As lewm pointed out could very well be a room issue, If you walk around the room, even behind your speakers do you notice any exaggerated
Does the the issue arise even when not using the sub?
Room treatments may be the solution or hold on to your hats
adding another sub, as in "distributed bass" and room mode
@miner42, you are not isolating anything with rigid materials like brass cones and spiked feet. Once you realize that most of that is useless BS, you can start to look at real isolation methods. Browse through some industrial catalogs and look at how isolation feet are designed and what materials they use. See how sensitive lab equipment is isolated.
rotaries is absolutely correct; cones and spikes are not isolators, they are couplers---at least, in the very low frequencies needed for turntable isolation. The idea that cones and spikes provide wideband isolation seems to be a deeply-entrenched misconception amongst hi-fi fanatics, one that persists in spite of overwhelming proof to the contrary. Cones and spikes DO provide some isolation above around 10Hz, but below that frequency couple, not decouple, two physical bodies (such as a table and the shelf/platform it is sitting upon).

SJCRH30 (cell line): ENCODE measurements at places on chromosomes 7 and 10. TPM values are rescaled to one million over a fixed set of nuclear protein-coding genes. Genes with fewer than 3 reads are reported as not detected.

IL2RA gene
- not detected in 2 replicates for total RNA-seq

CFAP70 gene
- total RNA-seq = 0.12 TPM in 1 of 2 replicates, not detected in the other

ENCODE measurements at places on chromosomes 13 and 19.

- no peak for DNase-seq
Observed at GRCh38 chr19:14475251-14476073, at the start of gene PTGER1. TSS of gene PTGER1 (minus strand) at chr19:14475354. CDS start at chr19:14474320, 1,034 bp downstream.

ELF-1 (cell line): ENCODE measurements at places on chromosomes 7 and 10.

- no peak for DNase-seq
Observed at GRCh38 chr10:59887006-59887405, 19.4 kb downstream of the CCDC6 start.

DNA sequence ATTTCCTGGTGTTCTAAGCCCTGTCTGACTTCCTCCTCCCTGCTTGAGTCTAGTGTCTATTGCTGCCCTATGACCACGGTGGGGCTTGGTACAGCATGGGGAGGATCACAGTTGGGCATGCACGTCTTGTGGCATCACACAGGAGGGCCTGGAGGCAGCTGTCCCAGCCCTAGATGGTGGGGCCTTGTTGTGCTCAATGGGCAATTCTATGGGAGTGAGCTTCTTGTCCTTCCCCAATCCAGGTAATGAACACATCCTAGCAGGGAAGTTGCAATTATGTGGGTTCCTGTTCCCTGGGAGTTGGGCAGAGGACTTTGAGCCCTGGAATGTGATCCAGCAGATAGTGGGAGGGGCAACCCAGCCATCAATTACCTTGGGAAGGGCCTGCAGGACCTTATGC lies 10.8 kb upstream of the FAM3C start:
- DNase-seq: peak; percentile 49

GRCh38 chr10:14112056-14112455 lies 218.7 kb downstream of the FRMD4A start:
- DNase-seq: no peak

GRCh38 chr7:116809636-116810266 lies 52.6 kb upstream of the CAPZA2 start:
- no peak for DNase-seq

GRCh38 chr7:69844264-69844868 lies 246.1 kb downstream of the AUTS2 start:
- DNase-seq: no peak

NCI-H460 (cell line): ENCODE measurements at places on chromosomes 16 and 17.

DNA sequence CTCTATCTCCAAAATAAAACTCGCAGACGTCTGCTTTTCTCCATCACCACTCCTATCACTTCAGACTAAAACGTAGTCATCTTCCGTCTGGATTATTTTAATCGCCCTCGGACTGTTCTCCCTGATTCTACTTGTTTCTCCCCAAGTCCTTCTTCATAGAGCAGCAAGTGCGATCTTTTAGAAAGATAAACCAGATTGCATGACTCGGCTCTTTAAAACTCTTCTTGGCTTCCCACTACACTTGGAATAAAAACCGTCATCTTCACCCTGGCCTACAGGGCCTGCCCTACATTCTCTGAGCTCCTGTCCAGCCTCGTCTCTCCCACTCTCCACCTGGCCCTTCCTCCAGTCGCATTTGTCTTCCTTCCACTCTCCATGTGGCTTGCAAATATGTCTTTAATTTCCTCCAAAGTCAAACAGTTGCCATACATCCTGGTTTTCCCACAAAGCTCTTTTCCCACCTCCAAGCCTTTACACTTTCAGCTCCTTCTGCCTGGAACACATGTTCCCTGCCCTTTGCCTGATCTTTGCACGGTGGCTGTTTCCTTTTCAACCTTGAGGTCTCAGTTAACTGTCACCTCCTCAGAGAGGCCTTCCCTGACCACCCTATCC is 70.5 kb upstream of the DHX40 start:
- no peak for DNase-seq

The Newport and MinusK isolation tables are state-of-the-art (providing deep isolation to at least 2Hz), but rather expensive (over $2000). A cheaper, and admittedly less effective, method of achieving isolation is with a combination of lateral and vertical decouplers---roller bearings for the former, air springs (or metal ones) for the latter. A mid-priced solution is the Townshend Audio Seismic products, available as single pods, platforms, and speaker stands. Audiogon member Folkfreak employs the Townshend Seismic products in his excellent system.
Thank you to everyone who has contributed their thoughts. I will start by removing the cones and allowing the platform to sit directly on the isoblocks. I will also move the right speaker a bit at a time to see if I can eliminate those airborne vibrations. I think I know the answer but will ask anyway - would keeping my acrylic cover on during sessions help or hinder my issue?
No cover. The cover itself will resonate, if the issue is airborne, and could make matters much worse. As a general rule of thumb, I would never ever use a cover during play. The stylus/LP interaction itself elicits vibrations that are best dissipated, not trapped under a cover.